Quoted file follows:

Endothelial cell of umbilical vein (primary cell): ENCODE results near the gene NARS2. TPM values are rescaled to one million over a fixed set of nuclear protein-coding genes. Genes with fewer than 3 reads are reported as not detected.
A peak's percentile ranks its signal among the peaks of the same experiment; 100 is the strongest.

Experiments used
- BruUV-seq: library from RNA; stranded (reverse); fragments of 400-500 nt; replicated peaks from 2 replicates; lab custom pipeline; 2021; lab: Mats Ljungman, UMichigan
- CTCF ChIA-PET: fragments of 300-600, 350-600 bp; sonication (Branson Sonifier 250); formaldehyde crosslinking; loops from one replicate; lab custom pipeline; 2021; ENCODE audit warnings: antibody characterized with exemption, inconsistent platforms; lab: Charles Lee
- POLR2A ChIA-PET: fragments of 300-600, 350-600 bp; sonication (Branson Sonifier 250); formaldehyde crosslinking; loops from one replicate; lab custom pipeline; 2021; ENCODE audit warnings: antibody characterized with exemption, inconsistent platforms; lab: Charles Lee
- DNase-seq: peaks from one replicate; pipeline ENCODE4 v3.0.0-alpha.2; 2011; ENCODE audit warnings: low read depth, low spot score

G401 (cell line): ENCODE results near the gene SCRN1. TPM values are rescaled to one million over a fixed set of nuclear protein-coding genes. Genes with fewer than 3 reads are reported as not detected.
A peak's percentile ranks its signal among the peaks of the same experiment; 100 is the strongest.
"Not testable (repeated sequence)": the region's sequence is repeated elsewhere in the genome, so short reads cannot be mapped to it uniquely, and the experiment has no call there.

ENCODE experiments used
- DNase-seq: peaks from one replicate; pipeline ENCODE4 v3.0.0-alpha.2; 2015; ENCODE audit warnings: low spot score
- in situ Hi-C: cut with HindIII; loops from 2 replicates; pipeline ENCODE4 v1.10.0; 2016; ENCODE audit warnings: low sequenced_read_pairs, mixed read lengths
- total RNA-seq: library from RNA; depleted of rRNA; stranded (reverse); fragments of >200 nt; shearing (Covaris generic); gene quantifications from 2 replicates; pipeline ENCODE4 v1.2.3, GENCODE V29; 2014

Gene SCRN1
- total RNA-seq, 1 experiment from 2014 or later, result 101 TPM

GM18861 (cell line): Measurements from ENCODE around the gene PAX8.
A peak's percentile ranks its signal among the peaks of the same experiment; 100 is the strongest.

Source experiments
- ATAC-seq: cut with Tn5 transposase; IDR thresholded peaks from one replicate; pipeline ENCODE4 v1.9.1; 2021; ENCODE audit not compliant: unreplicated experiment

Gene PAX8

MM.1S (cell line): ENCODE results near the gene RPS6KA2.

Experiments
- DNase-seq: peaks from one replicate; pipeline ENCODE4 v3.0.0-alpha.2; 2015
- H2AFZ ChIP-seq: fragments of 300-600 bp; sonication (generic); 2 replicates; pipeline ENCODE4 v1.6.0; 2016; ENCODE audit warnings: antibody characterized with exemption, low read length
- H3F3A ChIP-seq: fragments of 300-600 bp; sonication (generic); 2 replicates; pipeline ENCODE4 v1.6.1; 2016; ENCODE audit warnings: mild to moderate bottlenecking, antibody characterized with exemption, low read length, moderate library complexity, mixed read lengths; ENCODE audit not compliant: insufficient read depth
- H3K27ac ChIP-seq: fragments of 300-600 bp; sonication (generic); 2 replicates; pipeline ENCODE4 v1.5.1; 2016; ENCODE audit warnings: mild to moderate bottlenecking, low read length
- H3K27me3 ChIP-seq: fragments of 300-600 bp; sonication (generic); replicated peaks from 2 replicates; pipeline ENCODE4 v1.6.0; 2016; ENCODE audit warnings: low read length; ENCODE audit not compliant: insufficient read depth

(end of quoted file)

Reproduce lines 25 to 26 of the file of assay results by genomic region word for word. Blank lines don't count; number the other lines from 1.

- H2AFZ ChIP-seq: fragments of 300-600 bp; sonication (generic); 2 replicates; pipeline ENCODE4 v1.6.0; 2016; ENCODE audit warnings: antibody characterized with exemption, low read length
- H3F3A ChIP-seq: fragments of 300-600 bp; sonication (generic); 2 replicates; pipeline ENCODE4 v1.6.1; 2016; ENCODE audit warnings: mild to moderate bottlenecking, antibody characterized with exemption, low read length, moderate library complexity, mixed read lengths; ENCODE audit not compliant: insufficient read depth